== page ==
Consumers are using mortgage endowment claims companies to save time and help them through what they see as a complex process, according to the latest research from the Financial Services Consumer Panel.
It says two thirds of successful claimants also say they have received value for money from mortgage endowment claims firms, dsspite firms typically charging a fee of between 20% and 30% of the compensation recovered.
And just under half of those whose claims were successful, and a quarter of those who were unsuccessful, said they would definitely recommend the services of a mortgage endowment claims firm.
Three quarters of those questioned said they went to a mortgage endowment claims company because they read about it or heard about it from an independent source – only one in ten were prompted by the claims company itself.
Meanwhile, the Consumer Panel says those who have used the claim companies say they understood that it was a no win – no fee system, but the fee level was not always made clear.
There was also evidence endowment claims companies are selective in the choice of who to represent and that such firms were likely to act for individuals where there was a good chance of success.
And there was criticism that companies ceased to communicate with clients if they felt the claim was unlikely to be successful.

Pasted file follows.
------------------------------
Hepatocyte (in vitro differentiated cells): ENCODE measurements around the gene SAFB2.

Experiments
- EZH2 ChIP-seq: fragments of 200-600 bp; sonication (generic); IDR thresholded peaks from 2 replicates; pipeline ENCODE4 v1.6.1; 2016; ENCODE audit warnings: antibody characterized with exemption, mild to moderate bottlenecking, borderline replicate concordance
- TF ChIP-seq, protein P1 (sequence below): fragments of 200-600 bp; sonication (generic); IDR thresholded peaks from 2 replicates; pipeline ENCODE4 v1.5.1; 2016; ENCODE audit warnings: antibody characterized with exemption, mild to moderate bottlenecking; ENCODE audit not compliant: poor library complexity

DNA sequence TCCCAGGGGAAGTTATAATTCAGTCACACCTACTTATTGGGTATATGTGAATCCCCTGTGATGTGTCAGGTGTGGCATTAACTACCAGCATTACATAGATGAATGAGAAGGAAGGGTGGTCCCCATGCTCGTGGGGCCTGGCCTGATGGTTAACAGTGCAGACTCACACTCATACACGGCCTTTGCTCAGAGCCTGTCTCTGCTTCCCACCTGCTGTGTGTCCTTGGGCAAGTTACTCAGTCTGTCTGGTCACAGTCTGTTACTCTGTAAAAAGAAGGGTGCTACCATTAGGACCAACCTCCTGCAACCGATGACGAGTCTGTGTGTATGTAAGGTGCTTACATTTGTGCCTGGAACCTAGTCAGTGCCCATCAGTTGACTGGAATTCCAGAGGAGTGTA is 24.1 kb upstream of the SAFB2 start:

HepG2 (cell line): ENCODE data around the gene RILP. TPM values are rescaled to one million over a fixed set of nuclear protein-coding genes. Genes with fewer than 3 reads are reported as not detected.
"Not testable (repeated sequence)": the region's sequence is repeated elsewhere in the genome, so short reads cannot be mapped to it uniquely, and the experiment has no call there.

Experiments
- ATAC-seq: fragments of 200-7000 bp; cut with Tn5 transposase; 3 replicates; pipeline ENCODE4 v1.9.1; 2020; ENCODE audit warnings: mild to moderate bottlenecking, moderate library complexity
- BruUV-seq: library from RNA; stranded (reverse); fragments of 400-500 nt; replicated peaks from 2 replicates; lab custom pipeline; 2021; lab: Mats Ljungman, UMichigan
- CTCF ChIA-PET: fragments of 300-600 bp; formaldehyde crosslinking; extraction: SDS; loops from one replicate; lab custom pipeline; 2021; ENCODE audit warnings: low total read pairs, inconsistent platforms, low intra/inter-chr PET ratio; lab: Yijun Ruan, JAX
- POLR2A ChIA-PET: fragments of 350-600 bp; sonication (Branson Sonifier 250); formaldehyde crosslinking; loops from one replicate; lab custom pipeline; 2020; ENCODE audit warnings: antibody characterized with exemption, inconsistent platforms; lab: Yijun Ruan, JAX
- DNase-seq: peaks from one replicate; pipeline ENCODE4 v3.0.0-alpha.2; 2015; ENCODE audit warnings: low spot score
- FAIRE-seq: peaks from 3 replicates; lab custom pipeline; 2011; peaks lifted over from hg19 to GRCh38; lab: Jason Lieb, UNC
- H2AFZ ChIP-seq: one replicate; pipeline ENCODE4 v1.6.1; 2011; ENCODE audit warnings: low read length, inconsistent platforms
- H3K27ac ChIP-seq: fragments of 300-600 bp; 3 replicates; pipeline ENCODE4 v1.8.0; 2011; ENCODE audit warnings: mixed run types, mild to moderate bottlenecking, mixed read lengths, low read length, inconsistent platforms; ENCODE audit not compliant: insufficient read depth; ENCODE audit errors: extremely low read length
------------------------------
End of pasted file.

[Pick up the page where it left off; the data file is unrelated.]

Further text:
John Howard, chairman of the Financial Services Consumer Panel says: “Some consumers seem quite prepared to pay part of their compensation to a claims firm, especially when the alternative is to receive no compensation at all, because they do not have the time or the confidence to pursue a claim themselves.
“It is not clear the claim firms save consumers that much time and there was dissatisfaction with some aspects of the service provided by some firms – not giving details about the fees up front, and poor service in telling clients when the claim was not successful. This needs to be considered as the government starts to regulate this arena through the Department of Constitutional Affairs."
The new rules announced by the Department for Constitutional Affairs (DCA) will clamp down on claims management companies chasing financial mis-selling claims commercial law firm Reynolds Porter Chamberlain LLP (RPC)says.
From April next year claims management companies which advise clients on mis-selling claims will have to inform their client about the free route to settling mis-selling claims available through the Financial Ombudsman Service (FOS).
Claims managers will also be forbidden from suggesting that claimants will do better using the services of the claims manager rather than the FOS.
Jonathan Davies, partner of RPC says: "The FOS should make claims managers redundant. The FOS route is free and designed to be used by consumers without the need for legal or other professional advice. "FOS statistics also show that consumers who have used claims managers have had no better a success record in front of the FOS than consumers who take claims to the FOS unassisted."
The new DCA rules will also require claims managers to make clear, in writing, the charge they will make, including an example of the actual cost in pounds, not just a percentage.
If you have any comments you would like to add to this story or would like to speak to its author about a similar subject, telephone Matthew West on 020 7484 9893 or email [email protected].IFAonline
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